Namche is one of those places we’ve all heard about, but until you visit, you don’t really get a sense of the place. Perched high atop a mountain at 3440 meters (11,286 feet), it seems an unlikely place to go gear shopping. But Namche’s very narrow streets are lined with various shops selling all manner of outdoor equipment, some of which can be had at rock bottom prices, although you might not want to look too closely, as it might be a knock off too.
The village is quite a challenge to reach, as you’ll spend 3 or 4 hours climbing a rather large, and tiring, hill just to get there. It is also the first time that you really start to feel the effects of altitude as well, which is why most visitors end up spending two nights there in an effort to acclimatize further. Your “rest day” in Namche can be spent exploring the gear shops, eating in the bakeries, or getting in touch with friends and family back home, as there are a plethora of Internet cafes and even international phone service.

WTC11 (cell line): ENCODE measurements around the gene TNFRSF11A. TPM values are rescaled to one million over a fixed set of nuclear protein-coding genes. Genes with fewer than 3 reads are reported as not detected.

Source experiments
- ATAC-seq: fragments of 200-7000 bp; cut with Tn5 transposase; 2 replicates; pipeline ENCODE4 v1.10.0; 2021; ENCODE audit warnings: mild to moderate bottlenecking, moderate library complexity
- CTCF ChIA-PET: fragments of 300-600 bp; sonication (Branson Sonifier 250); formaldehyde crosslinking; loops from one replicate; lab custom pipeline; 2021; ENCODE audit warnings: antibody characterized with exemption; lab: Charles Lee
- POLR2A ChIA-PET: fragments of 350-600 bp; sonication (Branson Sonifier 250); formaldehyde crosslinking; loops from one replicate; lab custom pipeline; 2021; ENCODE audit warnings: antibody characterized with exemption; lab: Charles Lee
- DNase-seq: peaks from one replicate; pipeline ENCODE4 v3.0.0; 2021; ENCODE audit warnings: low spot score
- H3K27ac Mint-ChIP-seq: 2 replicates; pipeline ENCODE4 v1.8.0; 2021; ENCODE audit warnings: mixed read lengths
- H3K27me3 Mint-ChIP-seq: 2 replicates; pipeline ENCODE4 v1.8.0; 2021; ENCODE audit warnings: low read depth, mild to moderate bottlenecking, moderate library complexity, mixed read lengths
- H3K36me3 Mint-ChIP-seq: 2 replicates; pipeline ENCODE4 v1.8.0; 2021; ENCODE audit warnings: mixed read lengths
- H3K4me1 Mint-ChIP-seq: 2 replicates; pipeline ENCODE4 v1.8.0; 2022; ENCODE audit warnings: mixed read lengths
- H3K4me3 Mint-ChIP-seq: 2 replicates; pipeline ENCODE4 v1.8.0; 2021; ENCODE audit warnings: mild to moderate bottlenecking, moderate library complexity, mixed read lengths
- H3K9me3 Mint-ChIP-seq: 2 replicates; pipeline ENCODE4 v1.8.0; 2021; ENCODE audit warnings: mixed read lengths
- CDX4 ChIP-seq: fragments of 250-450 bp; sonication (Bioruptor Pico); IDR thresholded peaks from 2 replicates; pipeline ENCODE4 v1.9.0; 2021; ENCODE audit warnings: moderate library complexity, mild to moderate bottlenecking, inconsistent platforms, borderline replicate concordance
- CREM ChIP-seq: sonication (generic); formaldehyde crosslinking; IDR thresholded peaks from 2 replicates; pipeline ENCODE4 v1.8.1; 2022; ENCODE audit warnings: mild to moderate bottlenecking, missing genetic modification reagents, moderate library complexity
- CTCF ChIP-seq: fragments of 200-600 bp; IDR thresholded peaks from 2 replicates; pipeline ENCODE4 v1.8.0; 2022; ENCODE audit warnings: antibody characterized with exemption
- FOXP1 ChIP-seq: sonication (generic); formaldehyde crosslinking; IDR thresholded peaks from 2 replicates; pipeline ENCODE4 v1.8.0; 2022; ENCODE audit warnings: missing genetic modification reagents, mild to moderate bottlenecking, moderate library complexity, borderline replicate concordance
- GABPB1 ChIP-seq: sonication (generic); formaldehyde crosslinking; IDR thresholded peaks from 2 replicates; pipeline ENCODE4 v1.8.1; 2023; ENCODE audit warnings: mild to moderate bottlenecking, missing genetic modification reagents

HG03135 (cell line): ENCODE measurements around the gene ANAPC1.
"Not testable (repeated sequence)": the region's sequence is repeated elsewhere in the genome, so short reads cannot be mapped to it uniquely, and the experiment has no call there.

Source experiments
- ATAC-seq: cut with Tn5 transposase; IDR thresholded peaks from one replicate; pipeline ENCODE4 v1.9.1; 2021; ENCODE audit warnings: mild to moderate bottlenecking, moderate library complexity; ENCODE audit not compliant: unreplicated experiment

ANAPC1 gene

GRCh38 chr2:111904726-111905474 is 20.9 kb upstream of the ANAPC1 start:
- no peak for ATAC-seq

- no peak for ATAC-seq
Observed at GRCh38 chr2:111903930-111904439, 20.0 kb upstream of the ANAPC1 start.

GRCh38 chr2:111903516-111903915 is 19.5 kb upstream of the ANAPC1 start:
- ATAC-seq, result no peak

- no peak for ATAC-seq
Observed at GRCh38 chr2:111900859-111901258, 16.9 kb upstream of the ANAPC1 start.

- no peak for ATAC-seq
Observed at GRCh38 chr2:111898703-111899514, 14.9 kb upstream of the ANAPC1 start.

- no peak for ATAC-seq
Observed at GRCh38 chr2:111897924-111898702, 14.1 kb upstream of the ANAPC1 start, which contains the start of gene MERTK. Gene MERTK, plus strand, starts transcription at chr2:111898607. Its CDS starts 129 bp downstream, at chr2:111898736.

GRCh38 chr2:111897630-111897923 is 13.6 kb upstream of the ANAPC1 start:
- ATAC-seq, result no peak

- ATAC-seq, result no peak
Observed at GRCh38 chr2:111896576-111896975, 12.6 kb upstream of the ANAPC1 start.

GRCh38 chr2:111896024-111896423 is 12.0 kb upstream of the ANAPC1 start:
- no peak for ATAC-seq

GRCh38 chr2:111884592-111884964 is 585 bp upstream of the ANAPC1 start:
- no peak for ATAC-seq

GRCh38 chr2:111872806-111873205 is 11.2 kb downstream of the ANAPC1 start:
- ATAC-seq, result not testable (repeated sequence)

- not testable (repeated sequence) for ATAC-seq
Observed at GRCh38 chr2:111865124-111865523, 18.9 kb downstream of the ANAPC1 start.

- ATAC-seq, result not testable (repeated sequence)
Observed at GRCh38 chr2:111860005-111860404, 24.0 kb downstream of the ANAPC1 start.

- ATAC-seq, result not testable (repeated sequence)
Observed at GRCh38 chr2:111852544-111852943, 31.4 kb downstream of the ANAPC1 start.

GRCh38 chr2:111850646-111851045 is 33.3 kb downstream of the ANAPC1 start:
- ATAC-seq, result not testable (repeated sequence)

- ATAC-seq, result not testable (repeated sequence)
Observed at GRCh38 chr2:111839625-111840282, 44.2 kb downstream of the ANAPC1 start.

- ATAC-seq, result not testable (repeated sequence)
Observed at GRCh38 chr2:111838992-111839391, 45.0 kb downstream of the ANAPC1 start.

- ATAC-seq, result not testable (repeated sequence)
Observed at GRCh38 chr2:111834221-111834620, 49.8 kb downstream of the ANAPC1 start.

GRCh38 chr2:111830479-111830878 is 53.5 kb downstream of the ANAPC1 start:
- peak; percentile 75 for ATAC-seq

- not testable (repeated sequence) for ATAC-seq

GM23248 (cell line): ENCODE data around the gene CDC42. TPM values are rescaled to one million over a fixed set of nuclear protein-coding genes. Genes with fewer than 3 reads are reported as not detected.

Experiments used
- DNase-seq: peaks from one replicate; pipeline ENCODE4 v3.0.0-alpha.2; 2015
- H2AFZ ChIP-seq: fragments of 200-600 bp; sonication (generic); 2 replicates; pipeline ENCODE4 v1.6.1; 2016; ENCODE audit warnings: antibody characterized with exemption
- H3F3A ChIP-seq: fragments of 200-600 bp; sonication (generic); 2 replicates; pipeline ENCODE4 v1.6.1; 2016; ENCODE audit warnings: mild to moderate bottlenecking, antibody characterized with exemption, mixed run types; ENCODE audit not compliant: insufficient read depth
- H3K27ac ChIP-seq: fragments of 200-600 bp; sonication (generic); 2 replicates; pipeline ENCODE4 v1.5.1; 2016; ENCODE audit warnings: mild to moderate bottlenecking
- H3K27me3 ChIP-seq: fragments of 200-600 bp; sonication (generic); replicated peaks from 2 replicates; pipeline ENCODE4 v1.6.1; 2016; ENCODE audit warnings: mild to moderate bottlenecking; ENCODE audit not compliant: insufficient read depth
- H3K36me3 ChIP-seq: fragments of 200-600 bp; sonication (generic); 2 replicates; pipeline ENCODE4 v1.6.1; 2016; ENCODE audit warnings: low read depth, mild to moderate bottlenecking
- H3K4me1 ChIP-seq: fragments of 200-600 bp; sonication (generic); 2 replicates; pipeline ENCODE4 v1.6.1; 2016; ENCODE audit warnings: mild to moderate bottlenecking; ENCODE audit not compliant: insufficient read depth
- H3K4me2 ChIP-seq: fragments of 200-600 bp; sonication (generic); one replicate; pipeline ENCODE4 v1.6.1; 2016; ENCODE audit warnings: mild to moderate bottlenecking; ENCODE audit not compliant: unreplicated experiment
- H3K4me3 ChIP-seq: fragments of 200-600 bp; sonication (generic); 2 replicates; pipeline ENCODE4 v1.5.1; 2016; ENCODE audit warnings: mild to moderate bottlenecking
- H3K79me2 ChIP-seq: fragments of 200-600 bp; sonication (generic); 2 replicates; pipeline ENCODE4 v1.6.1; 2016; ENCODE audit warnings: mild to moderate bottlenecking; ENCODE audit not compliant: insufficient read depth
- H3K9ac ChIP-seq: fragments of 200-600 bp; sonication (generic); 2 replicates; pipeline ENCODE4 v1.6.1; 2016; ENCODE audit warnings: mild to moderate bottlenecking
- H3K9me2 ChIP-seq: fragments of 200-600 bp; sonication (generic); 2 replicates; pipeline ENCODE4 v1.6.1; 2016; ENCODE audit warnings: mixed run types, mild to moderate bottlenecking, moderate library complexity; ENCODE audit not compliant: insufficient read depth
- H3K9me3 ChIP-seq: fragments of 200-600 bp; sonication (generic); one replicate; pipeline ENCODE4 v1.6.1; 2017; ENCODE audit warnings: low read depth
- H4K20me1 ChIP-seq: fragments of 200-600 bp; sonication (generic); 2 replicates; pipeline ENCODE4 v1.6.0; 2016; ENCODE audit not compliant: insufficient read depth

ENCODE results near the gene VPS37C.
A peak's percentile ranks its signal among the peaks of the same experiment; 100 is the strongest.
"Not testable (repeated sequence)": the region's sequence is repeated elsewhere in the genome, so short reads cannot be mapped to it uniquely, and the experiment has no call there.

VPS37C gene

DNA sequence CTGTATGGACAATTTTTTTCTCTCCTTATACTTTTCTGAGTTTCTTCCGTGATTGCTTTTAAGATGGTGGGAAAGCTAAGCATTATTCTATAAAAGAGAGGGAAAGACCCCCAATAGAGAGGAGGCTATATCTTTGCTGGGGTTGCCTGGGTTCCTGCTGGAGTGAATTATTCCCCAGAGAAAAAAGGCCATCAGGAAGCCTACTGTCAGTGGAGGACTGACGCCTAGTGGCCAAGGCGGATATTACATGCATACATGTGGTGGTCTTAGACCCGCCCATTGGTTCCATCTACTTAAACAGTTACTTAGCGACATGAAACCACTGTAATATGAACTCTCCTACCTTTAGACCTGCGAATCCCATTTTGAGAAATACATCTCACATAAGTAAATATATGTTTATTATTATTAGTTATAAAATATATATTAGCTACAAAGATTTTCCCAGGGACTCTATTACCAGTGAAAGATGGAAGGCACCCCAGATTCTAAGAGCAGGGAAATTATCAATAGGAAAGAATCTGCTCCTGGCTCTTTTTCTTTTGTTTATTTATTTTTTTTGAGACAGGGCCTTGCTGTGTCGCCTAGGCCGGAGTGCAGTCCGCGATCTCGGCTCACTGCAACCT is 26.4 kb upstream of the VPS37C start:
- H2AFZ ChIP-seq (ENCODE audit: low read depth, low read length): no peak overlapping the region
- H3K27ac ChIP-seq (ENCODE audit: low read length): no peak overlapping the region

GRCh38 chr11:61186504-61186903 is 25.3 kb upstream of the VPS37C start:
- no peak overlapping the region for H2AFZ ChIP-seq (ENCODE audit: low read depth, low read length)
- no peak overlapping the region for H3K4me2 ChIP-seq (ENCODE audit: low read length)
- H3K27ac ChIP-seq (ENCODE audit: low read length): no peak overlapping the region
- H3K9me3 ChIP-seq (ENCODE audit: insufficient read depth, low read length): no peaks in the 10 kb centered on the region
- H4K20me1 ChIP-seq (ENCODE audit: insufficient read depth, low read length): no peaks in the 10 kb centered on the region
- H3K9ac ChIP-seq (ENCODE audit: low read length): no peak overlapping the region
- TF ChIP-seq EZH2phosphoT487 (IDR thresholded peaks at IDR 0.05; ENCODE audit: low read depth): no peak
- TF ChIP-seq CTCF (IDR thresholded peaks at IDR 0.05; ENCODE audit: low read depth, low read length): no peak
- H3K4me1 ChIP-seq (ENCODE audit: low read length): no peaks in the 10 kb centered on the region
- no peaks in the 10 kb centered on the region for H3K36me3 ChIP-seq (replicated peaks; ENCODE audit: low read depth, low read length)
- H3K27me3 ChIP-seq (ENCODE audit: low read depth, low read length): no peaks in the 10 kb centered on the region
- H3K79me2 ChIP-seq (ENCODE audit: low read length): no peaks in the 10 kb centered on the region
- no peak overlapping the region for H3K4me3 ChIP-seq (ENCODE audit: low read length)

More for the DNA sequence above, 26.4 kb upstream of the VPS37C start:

I do put “rest day” in quotations however, as most groups who stay in Namche still spend the day trekking in the region, and it isn’t necessarily all that restful. In my case, we actually went up about 400 meters (1312 feet) that day, although we returned to our lodge in time for lunch. That acclimatization trek was well worth it however, as we climbed up to a nearby teahouse that sits atop a mountain ridge, and got our first real views of Everest, Lhotse, and the beautiful Ama Dablam.
After Namche, the villages definitely get smaller, especially the higher you go. The costs of goods also goes up as you go higher as well, so if you’re trekking the region, definitely stock up on supplies before continuing on. Even the price of bottled water rises significantly as you climb. You’ll also want to take advantage of the hot showers and relatively comfortable conditions tha are available in the teahouses in Namche. Accommodations also get a bit more spartan as you go higher as well.
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